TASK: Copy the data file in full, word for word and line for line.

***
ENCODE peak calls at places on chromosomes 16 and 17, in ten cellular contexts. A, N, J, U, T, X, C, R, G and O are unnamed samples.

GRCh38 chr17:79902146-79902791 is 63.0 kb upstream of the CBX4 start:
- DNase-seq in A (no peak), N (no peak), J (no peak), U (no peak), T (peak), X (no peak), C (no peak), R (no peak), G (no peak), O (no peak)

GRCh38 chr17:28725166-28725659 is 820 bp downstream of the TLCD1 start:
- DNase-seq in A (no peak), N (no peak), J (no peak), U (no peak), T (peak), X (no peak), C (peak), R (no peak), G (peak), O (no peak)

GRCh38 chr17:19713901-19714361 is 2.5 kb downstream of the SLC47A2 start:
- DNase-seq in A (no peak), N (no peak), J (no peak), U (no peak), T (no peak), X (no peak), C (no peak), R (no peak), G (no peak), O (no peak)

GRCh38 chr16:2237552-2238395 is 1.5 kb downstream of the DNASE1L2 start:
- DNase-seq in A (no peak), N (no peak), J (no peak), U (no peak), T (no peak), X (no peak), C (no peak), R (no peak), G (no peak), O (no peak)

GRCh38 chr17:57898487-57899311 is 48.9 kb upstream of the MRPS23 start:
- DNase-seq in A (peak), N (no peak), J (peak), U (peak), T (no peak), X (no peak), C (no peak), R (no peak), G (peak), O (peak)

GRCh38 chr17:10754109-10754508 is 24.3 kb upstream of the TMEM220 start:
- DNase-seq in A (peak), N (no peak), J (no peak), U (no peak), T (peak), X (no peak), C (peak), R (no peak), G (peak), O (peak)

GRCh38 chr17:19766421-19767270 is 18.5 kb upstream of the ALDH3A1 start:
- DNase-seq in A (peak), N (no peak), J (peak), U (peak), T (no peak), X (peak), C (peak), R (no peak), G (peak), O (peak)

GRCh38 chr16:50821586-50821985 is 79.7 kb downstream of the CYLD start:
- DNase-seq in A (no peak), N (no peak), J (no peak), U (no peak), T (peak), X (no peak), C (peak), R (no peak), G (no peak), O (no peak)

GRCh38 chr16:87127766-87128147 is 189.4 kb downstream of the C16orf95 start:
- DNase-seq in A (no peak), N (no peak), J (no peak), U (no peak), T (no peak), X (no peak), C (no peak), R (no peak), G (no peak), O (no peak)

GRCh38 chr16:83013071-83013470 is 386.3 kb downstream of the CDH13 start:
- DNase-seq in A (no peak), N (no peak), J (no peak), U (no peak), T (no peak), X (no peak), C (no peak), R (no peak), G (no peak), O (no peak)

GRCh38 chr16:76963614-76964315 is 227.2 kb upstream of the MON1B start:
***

ENCODE peak calls at places on chromosomes 16 and 17, in ten cellular contexts. A, N, J, U, T, X, C, R, G and O are unnamed samples.

GRCh38 chr17:79902146-79902791 is 63.0 kb upstream of the CBX4 start:
- DNase-seq in A (no peak), N (no peak), J (no peak), U (no peak), T (peak), X (no peak), C (no peak), R (no peak), G (no peak), O (no peak)

GRCh38 chr17:28725166-28725659 is 820 bp downstream of the TLCD1 start:
- DNase-seq in A (no peak), N (no peak), J (no peak), U (no peak), T (peak), X (no peak), C (peak), R (no peak), G (peak), O (no peak)

GRCh38 chr17:19713901-19714361 is 2.5 kb downstream of the SLC47A2 start:
- DNase-seq in A (no peak), N (no peak), J (no peak), U (no peak), T (no peak), X (no peak), C (no peak), R (no peak), G (no peak), O (no peak)

GRCh38 chr16:2237552-2238395 is 1.5 kb downstream of the DNASE1L2 start:
- DNase-seq in A (no peak), N (no peak), J (no peak), U (no peak), T (no peak), X (no peak), C (no peak), R (no peak), G (no peak), O (no peak)

GRCh38 chr17:57898487-57899311 is 48.9 kb upstream of the MRPS23 start:
- DNase-seq in A (peak), N (no peak), J (peak), U (peak), T (no peak), X (no peak), C (no peak), R (no peak), G (peak), O (peak)

GRCh38 chr17:10754109-10754508 is 24.3 kb upstream of the TMEM220 start:
- DNase-seq in A (peak), N (no peak), J (no peak), U (no peak), T (peak), X (no peak), C (peak), R (no peak), G (peak), O (peak)

GRCh38 chr17:19766421-19767270 is 18.5 kb upstream of the ALDH3A1 start:
- DNase-seq in A (peak), N (no peak), J (peak), U (peak), T (no peak), X (peak), C (peak), R (no peak), G (peak), O (peak)

GRCh38 chr16:50821586-50821985 is 79.7 kb downstream of the CYLD start:
- DNase-seq in A (no peak), N (no peak), J (no peak), U (no peak), T (peak), X (no peak), C (peak), R (no peak), G (no peak), O (no peak)

GRCh38 chr16:87127766-87128147 is 189.4 kb downstream of the C16orf95 start:
- DNase-seq in A (no peak), N (no peak), J (no peak), U (no peak), T (no peak), X (no peak), C (no peak), R (no peak), G (no peak), O (no peak)

GRCh38 chr16:83013071-83013470 is 386.3 kb downstream of the CDH13 start:
- DNase-seq in A (no peak), N (no peak), J (no peak), U (no peak), T (no peak), X (no peak), C (no peak), R (no peak), G (no peak), O (no peak)

GRCh38 chr16:76963614-76964315 is 227.2 kb upstream of the MON1B start: